Background: We aimed to describe the length of second stage of labor in a contemporary cohort. We calculated the 5th, 50th, and 95th percentiles for second-stage length stratified by parity and epidural analgesia use and evaluated the effect of labor induction and oxytocin augmentation in our cohort. Methods: We did a retrospective analysis of all live, singleton, term vaginal deliveries in one tertiary hospital. Multivariate linear regression was used to evaluate second-stage duration confounders. First, we calculated the second-stage length and presented it as 5th, 50th, and 95th percentiles stratified by epidural analgesia and parity. Second, we evaluated the effect of labor induction and oxytocin augmentation on second-stage length, and third, we determined the demographic and obstetrical confounders that affected second-stage length. Results: Overall, 15 500 deliveries were included. Nulliparity, oxytocin augmentation, epidural use, birthweight, labor induction, lower body mass index, and higher maternal age were found to be significantly associated with prolongation of the second stage. Epidural use was associated with an additional 82 minutes for the 95th percentile for both nulliparas and multiparas and tripled the rate of prolonged second stage for the entire cohort. Labor induction was associated with clinically significant prolongation of the second stage in nulliparas with epidural analgesia only. Oxytocin was associated with longer duration of the second stage for nulliparas, regardless of epidural use. Discussion: Our findings suggest a significant prolongation of the second stage in women receiving epidural analgesia. Recommendations for management of second stage should be reconsidered by contemporary data.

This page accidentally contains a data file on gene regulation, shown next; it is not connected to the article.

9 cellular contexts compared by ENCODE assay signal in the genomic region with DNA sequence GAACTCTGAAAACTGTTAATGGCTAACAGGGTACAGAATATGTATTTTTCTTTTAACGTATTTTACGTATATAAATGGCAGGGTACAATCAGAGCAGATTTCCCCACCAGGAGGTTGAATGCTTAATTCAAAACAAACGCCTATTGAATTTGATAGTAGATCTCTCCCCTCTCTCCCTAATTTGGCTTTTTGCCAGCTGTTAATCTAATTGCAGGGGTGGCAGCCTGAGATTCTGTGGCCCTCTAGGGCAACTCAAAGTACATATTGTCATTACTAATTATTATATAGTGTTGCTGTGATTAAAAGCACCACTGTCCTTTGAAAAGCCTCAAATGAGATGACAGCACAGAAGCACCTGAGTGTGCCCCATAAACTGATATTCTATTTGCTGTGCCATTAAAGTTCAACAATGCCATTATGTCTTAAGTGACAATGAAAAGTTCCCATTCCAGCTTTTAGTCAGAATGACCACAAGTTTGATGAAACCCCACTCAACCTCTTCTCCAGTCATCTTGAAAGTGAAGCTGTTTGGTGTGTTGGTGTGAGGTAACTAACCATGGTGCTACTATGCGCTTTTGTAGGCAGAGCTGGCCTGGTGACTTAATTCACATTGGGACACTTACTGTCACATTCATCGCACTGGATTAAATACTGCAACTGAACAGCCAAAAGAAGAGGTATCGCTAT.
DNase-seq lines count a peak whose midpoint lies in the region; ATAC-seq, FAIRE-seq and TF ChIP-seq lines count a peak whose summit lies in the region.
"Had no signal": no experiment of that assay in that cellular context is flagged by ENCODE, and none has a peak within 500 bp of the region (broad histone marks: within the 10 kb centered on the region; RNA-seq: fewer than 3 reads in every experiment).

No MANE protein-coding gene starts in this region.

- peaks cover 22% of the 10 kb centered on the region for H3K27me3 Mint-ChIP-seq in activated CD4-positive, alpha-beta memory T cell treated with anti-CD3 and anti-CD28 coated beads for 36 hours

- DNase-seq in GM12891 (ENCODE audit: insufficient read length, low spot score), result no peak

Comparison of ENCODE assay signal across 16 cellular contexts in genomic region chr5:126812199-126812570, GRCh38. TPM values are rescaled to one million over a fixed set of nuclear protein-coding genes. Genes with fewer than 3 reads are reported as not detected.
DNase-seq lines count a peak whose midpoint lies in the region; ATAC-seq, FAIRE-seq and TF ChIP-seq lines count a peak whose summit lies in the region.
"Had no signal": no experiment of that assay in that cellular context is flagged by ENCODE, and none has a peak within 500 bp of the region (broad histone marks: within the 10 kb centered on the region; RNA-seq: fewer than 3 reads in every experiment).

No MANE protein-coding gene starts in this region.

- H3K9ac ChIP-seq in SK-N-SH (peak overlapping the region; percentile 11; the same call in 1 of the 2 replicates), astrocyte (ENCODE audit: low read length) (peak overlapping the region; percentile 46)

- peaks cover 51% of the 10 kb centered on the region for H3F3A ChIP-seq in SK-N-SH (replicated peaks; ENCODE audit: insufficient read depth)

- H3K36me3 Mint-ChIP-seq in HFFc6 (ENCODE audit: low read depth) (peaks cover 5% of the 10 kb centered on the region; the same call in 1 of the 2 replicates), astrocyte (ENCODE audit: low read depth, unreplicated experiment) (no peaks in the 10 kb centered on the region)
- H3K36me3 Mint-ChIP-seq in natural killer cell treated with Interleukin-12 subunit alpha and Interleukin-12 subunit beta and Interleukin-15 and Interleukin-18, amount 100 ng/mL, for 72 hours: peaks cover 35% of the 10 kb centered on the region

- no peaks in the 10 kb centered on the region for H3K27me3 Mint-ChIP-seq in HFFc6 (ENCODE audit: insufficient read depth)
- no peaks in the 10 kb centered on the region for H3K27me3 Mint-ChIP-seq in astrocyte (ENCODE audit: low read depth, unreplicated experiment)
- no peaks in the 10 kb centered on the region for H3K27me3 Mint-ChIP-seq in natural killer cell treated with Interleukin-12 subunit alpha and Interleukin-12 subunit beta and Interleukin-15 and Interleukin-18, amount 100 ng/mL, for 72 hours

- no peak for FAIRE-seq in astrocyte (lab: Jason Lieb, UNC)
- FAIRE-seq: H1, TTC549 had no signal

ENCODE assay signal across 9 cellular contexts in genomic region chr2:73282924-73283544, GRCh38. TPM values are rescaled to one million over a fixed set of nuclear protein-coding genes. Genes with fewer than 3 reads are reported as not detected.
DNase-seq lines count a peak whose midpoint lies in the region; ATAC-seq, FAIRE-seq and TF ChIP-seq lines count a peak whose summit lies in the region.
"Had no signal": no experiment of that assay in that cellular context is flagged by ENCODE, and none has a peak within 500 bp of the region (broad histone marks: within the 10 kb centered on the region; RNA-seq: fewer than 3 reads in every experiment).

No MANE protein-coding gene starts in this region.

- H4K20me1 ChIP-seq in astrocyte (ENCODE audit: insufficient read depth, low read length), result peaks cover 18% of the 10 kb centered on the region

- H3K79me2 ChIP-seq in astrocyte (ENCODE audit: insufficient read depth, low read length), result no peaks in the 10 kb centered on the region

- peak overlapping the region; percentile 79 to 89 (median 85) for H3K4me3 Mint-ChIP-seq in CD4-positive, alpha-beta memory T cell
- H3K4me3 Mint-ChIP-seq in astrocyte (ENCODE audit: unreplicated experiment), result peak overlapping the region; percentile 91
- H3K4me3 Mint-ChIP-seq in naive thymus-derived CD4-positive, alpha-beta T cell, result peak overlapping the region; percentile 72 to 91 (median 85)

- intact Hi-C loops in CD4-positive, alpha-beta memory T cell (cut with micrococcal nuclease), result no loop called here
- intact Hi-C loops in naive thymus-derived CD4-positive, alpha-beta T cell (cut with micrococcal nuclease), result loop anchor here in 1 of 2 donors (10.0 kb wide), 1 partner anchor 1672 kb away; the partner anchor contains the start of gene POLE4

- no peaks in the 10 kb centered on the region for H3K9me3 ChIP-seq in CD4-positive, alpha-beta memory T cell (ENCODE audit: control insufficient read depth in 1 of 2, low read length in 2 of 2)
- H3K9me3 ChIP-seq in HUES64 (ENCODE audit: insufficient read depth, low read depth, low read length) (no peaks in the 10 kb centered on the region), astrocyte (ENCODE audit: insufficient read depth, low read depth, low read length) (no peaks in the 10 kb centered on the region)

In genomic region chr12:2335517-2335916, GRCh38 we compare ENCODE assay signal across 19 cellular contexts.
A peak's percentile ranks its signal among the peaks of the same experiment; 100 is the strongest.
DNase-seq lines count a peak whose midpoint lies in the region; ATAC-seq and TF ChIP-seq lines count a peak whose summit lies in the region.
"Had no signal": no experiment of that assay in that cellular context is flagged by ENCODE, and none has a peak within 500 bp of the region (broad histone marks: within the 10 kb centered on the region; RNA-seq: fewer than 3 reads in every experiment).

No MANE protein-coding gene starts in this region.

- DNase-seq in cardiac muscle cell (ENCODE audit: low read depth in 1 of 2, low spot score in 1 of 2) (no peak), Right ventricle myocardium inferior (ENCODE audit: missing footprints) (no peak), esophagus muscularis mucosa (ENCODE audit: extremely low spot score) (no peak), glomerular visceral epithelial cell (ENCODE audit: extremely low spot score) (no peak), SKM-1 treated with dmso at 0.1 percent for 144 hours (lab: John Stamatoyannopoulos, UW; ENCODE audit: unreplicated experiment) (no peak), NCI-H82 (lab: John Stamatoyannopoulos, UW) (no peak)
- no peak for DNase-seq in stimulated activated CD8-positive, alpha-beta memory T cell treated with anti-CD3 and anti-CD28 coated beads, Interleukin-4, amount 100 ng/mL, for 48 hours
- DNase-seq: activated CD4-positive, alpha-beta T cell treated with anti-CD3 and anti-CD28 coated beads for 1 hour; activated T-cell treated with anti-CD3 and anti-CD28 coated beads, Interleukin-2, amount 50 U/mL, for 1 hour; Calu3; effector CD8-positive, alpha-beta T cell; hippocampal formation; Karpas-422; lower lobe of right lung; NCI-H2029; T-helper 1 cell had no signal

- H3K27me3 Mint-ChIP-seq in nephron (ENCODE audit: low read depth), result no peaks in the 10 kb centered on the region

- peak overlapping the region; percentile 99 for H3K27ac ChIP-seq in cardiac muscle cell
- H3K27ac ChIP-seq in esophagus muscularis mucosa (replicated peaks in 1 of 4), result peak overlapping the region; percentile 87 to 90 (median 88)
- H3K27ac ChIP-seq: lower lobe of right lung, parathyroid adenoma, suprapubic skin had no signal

- epidural analgesia
- second stage